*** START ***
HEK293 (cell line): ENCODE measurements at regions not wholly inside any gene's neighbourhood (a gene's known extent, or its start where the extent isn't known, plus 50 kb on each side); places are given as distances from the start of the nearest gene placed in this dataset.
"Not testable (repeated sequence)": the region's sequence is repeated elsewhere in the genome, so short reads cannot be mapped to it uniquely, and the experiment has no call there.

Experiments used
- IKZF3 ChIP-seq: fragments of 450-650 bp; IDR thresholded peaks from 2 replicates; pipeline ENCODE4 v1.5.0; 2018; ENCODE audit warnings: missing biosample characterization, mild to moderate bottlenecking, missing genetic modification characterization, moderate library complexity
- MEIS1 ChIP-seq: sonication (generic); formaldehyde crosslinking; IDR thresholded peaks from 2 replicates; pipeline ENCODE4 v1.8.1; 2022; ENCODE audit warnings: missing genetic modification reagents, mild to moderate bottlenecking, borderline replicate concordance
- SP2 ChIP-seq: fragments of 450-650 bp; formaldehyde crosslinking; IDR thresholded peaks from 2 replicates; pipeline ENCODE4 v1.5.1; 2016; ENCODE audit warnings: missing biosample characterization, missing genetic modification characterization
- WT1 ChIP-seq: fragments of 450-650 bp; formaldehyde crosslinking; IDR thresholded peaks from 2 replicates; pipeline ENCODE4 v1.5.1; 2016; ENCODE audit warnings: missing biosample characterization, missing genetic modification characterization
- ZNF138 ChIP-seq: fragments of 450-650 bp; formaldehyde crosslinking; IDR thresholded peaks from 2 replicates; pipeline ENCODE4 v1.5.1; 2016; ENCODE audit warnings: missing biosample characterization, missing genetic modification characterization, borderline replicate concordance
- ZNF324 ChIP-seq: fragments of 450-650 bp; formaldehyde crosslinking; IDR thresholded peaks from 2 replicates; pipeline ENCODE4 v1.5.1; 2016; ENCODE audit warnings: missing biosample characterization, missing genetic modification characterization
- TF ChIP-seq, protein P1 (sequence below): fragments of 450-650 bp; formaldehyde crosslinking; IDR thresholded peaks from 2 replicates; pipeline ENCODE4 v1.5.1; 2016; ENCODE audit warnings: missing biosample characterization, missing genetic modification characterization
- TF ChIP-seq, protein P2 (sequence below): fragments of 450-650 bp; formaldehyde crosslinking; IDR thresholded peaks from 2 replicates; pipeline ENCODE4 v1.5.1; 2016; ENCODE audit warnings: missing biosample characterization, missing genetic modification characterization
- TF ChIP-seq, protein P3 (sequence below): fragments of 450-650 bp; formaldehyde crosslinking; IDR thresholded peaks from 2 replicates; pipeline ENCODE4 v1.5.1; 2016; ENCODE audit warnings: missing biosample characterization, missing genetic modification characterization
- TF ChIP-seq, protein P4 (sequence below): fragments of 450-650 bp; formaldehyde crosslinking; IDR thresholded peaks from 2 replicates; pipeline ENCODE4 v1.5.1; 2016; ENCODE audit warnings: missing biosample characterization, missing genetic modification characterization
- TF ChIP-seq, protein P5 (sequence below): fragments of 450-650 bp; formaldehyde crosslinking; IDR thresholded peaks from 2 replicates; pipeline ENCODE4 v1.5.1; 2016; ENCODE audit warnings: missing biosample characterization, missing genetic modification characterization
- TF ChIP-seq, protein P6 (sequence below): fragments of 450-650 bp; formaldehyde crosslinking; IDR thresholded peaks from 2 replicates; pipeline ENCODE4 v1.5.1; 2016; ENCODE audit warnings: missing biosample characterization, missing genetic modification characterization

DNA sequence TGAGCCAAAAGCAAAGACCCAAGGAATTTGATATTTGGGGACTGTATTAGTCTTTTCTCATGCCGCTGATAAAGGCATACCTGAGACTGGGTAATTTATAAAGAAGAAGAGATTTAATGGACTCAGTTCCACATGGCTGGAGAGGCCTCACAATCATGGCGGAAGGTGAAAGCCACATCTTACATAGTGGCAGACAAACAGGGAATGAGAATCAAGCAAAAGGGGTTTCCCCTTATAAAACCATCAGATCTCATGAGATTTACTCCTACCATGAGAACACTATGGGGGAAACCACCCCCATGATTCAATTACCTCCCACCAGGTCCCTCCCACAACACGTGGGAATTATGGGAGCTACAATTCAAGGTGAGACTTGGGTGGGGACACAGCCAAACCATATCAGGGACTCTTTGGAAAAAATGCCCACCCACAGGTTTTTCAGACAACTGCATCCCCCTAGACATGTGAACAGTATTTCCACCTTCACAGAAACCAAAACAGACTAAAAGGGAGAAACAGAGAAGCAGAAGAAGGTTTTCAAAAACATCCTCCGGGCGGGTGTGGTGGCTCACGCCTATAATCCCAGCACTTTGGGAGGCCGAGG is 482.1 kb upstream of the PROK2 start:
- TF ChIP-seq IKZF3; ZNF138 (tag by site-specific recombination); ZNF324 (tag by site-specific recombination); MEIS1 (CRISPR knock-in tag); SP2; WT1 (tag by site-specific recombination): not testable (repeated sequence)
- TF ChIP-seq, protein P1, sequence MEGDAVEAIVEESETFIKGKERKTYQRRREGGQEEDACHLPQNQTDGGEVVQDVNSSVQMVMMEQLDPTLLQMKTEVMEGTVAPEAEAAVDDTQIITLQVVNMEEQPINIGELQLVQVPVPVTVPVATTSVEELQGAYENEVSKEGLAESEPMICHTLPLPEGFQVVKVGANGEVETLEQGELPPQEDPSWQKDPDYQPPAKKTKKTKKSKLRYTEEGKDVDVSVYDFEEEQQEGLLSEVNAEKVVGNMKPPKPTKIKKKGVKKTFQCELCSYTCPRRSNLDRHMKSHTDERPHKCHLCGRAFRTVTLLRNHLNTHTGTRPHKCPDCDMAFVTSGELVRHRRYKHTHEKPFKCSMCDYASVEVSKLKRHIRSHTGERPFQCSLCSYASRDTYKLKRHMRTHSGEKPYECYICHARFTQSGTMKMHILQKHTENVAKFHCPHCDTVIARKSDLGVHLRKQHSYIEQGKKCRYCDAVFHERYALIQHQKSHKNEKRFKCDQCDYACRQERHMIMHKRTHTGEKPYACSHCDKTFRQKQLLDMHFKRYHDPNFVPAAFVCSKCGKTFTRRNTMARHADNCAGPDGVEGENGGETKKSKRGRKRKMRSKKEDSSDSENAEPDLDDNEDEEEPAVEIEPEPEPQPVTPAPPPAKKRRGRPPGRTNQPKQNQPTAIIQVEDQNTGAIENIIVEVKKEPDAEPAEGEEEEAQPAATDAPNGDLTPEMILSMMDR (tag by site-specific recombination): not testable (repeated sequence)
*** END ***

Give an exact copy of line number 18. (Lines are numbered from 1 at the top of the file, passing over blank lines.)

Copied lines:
- TF ChIP-seq, protein P1, sequence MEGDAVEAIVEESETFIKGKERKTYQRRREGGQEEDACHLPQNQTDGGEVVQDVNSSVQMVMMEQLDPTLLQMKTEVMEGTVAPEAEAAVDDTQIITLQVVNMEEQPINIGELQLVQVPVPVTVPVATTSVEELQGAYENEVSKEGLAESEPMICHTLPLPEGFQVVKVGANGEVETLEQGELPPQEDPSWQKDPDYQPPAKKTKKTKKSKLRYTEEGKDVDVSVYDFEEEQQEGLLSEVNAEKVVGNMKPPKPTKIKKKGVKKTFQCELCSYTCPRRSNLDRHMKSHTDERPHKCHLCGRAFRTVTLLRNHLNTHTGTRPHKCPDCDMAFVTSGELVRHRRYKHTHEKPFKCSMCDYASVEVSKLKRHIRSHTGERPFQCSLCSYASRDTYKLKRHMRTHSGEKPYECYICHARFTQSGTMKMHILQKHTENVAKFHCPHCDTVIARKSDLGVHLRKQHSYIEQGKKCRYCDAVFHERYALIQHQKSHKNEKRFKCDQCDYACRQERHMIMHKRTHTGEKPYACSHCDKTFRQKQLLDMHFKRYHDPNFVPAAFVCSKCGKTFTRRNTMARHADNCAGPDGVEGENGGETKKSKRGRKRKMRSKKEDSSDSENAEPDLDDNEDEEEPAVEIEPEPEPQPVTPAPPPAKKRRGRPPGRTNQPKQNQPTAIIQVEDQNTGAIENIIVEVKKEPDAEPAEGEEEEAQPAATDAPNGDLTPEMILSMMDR (tag by site-specific recombination): not testable (repeated sequence)